Execution (Giordano Bruno 6) by SJ Parris

Treason and plot…

😐 😐

Giordano Bruno has returned to England from Paris to bring a message to Walsingham, Queen Elizabeth’s spymaster. A plot is underway to assassinate Elizabeth and install Mary, Queen of Scots, on the throne. Walsingham is aware of this already but sees a use for Bruno – to impersonate a priest who has arrived to bring Spanish aid to the conspirators. Walsingham also thinks Bruno might be helpful in finding out who murdered Clara Poole, a young woman who was one of Walsingham’s spies.

I’m afraid I found this incredibly slow and dull, and finally gave up just after the halfway point. Partly this may be because I already know the story of the Babington plot to assassinate Elizabeth quite well, and didn’t find this brought anything new to the table. I assumed that, given how well known the plot and its outcome are, the real story would be about Clara’s murder, with the Babington strand merely acting as an interesting background. But the emphasis, at least in this first half of the book, is almost entirely on Bruno’s infiltration of the conspiracy. Partly also, though, it’s because it moves at a glacial speed, being far too long for its content. Much of it is action-free, with too much dialogue. There’s one long, long section that takes place over a meal in an inn and is purely made up of all the characters discussing the plot so that Bruno and the reader know everything that has happened to date and who trusts and mistrusts whom – a lazy ploy of all tell and no show.

There’s no doubt that the research is good. The details of and background to the Babington conspiracy seem accurate, as far as I know, and the portrayal of the rather fanatical Walsingham is done very well. I don’t know much about the real Giordano Bruno so can’t say how accurate the fictional one is, but he’s quite a likeable protagonist. The descriptions of the London of this era ring true, and mostly the language is fine – neutral standard English rather than any attempt at Elizabethan dialect – with only the occasional jarringly anachronistic turn of phrase.

SJ Parris

As so often I seem to be swimming against the tide with this one – it’s getting almost universal praise from other reviewers so far, most of whom seem to be dedicated fans of the series. So perhaps it works better if you already have an emotional attachment to the recurring characters, or perhaps if you don’t know about the Babington plot going in. Though I can’t imagine anyone remotely interested in the Tudor period who wouldn’t already know what happened to Elizabeth and Mary respectively, making it obvious whether the plot succeeded even if you hadn’t heard of it before; and knowing the outcome means there’s no suspense. With such a well known event as the background, the murder story or Bruno’s personal story would have had to be much stronger than they are to dominate the foreground.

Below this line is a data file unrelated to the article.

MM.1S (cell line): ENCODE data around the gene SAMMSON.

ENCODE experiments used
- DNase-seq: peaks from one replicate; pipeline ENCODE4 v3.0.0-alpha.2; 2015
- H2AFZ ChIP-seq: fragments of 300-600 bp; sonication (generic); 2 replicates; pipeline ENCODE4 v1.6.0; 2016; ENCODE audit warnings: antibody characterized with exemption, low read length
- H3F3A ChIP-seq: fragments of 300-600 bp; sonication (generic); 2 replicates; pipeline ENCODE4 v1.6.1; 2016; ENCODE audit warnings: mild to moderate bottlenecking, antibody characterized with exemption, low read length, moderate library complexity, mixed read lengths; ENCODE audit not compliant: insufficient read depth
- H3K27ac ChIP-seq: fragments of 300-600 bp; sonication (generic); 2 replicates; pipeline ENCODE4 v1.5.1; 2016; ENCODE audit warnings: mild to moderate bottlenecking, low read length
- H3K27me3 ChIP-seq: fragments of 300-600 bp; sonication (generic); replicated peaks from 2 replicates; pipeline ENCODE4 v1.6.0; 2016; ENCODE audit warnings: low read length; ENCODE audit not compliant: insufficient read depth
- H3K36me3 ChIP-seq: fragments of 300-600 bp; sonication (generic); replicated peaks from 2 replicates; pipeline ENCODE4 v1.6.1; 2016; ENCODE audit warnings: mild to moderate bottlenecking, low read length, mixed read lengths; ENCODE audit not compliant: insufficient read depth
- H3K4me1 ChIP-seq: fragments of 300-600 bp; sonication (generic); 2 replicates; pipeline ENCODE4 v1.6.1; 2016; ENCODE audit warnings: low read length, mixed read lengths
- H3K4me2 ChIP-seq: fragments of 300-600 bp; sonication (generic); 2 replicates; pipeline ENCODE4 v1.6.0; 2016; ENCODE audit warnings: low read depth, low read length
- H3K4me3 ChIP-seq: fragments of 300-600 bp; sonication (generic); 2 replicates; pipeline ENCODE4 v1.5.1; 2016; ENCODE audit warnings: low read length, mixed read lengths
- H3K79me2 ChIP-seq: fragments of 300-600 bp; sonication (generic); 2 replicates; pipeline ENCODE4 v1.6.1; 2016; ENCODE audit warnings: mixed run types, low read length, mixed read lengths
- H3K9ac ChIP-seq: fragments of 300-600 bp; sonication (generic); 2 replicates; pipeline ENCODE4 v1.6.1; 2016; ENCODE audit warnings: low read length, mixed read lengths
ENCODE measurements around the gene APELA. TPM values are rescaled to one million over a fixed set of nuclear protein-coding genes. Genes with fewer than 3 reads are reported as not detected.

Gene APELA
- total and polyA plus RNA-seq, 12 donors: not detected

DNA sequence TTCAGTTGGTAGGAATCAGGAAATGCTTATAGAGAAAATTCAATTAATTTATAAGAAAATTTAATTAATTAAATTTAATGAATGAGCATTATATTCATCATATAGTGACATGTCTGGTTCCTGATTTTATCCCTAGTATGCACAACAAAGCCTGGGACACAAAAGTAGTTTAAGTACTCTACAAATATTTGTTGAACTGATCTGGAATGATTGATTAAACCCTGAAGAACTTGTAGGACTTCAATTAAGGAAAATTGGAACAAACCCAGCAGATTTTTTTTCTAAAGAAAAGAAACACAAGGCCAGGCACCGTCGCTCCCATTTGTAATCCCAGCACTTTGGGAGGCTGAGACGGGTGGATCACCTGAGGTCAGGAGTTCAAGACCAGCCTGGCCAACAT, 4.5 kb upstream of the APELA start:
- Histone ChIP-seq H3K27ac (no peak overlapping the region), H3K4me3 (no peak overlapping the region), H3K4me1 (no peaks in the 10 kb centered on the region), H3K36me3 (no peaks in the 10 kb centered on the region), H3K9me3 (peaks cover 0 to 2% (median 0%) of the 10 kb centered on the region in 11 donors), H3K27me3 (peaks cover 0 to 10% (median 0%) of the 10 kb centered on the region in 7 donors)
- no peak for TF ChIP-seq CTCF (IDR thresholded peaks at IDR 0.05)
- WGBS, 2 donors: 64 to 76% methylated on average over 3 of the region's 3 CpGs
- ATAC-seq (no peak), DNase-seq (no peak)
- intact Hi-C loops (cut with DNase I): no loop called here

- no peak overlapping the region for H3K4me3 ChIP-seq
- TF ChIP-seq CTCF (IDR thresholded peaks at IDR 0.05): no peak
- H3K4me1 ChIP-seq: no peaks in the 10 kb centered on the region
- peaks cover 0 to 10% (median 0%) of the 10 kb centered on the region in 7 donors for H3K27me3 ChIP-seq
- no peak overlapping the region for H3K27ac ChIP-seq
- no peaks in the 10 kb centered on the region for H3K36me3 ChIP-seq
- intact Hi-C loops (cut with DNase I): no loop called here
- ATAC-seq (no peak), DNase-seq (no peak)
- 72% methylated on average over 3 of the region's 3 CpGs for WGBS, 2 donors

Despite abandoning it, I don’t feel it deserves the 1-star I usually give to books I don’t finish. It’s well written and well researched – I fear it simply didn’t hold my interest.

NB This book was provided for review by the publisher, HarperCollins, via NetGalley.

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35 thoughts on “Execution (Giordano Bruno 6) by SJ Parris

  1. Oh, sorry to hear this one didn’t do it for you, FictionFan. It is an interesting topic, and could have been made into something really fine. But, as you say, if you don’t bring something new to historical events, it’s hard to get the reader involved in the story. Still, the premise sounds interesting.

    Liked by 1 person

    • I might have got on better with it at a different time but at the moment if a book doesn’t grab me then I haven’t got the willpower to keep on struggling! I’ve got another one of her books on my TBR, though, so I’ll see how I get on with it – but not now!

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  2. Have you read anything else by her? The name was immediately familiar but I’ve read none of her books. I do recognise ‘While You Sleep’ but that’s published under her other name. Confusing. I assume I must have read other reviews some time. All of which is unnecessary preamble to offering tea and chocolate in sympathy – yet another abandoning… another one which failed to hit the spot. In the prevailing fictionfan climate I hope the author appreciates the awarding of that extra star!

    Liked by 1 person

    • I had no idea she wrote under another name too – While You Sleep looks quite intriguing! I read the first in her Bruno series years ago when it first came out, and liked it enough to acquire book 2, though the fact that it’s still lingering unread on my TBR suggests I wasn’t madly keen even back then. I might have enjoyed this one more at a different time, but I’m afraid as you’ve noticed an awfully high percentage of books are being abandoned around the FF household at the moment! I will read the second book sometime in the future – although this one didn’t cut through my slump, I could still see there were good things about it…